Can a $500,000 Huntington program help City Hall reach minority businesses?

Small businesses on the southeast side aren’t getting same resources as other parts of town. Huntington National Bank has partnered with the city to create a $500,000 Entrepreneur in Residence program that will target minority-owned businesses.

 


Sanco Services co-owners Kyle Cogar and Dave Santiago said the Cuyahoga Land Bank was instrumental in helping them purchase their first full-sized warehouse on East 93rd Street. Courtesy of Kyle Cogar.


But the partners have received little aid from the city of Cleveland. Photos via Kyle Cogar

 

After acquiring their first warehouse on the city’s southeast side, Sanco Services co-owners Kyle Cogar and David Santiago said they could have used help with repairs but didn’t know where to seek assistance.

“We bought it last year, had to clean it up,” said Cogar, who founded the roll-off dumpster hauling business with Santiago in 2016. They removed more than 1,000 yards of debris, garbage, and tires from the building near East 93rd St. between Cleveland’s Union-Miles and Lee-Harvard neighborhoods.

“You name it, we hauled it out of this place to get it ready,” Cogar said. 

Despite the company’s state-certified status as a minority-owned small business, Cogar said he and Santiago rarely receive contracted work and other aid from the city, making it difficult to grow Sanco amid mounting expenses like the new building or upgraded vehicles.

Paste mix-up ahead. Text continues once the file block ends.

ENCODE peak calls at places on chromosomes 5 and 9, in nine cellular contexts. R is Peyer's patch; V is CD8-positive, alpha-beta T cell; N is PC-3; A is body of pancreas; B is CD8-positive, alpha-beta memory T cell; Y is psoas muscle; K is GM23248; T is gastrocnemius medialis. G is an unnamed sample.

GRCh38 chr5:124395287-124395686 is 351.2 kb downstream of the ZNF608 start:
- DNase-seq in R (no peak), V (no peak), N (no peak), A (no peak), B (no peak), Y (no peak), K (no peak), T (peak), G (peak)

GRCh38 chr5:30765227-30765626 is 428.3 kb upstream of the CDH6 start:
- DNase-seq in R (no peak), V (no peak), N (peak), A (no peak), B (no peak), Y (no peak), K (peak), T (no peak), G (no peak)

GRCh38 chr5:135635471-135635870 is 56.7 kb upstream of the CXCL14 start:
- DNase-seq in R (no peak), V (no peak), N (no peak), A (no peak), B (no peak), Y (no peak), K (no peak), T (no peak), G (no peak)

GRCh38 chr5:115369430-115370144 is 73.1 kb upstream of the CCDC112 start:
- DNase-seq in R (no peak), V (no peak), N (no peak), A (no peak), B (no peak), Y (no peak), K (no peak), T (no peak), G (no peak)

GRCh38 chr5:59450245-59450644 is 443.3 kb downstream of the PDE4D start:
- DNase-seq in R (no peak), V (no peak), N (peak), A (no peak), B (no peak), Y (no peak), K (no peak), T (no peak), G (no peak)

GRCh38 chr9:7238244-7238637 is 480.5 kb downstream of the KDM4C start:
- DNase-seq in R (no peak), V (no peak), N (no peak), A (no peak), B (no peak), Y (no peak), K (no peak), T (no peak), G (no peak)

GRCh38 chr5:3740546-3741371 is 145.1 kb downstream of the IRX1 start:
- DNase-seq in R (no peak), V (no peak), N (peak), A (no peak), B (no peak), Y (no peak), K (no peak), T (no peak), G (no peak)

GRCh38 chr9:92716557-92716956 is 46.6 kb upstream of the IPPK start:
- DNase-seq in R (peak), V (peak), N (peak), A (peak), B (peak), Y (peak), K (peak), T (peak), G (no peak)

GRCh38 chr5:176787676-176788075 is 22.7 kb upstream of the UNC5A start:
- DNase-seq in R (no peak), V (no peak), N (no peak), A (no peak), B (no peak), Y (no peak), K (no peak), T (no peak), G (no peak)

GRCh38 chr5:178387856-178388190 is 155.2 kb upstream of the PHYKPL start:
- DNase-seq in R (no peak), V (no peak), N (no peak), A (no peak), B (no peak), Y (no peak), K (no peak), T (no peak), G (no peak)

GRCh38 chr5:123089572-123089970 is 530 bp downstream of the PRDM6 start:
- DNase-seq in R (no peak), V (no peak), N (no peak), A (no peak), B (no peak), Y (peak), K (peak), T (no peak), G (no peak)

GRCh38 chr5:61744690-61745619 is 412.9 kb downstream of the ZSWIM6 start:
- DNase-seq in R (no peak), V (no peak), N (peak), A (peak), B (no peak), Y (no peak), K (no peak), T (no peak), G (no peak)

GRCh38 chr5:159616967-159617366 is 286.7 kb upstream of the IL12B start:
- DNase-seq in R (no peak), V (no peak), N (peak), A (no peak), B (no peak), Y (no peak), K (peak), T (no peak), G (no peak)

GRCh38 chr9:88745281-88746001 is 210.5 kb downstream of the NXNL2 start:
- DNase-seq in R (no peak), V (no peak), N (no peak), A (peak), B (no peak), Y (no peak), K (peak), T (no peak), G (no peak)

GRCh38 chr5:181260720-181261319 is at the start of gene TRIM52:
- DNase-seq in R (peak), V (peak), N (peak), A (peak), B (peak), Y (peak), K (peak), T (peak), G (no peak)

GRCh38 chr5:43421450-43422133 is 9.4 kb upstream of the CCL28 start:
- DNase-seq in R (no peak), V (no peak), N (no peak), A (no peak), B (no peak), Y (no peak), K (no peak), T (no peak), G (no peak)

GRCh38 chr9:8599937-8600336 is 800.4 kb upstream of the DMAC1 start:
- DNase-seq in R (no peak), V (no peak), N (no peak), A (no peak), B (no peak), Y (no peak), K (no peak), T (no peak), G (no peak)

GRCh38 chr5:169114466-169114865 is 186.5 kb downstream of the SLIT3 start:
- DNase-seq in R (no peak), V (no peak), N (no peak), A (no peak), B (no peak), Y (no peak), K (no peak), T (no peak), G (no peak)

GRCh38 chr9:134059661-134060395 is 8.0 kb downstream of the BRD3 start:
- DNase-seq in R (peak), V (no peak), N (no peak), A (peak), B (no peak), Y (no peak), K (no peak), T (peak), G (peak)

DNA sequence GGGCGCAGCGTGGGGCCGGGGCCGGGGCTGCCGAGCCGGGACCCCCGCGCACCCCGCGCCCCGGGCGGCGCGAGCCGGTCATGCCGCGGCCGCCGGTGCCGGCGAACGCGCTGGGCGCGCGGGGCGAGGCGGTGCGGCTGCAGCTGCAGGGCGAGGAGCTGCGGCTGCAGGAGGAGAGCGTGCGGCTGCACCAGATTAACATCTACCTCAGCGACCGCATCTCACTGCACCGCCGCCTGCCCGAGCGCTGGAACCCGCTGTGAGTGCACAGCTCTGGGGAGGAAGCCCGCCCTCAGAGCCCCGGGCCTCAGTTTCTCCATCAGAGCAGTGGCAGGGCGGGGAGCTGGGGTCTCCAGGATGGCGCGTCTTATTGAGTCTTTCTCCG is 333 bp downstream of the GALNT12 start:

Meanwhile, Tania Menesse, president and CEO of Cleveland Neighborhood Progress (CNP), said businesses in other neighborhoods like Ohio City, University Circle and downtown enjoy new signage, storefronts and other investment from city programs.


Not only do Cogar and Santiago own Sanco Services, but they are also the LLC’s only two full-time employees. The company transports roll-off dumpsters to and from job sites. Photo via Kyle Cogar.

Announced in January, a $535,100 partnership between Huntington National Bank and the city of Cleveland looks to address those concerns. The plan: to pair minority-owned businesses with aid at City Hall and 11 organizations in Cuyahoga, Ashtabula, and Lorain counties to remove barriers to access for upstarts like Sanco Services.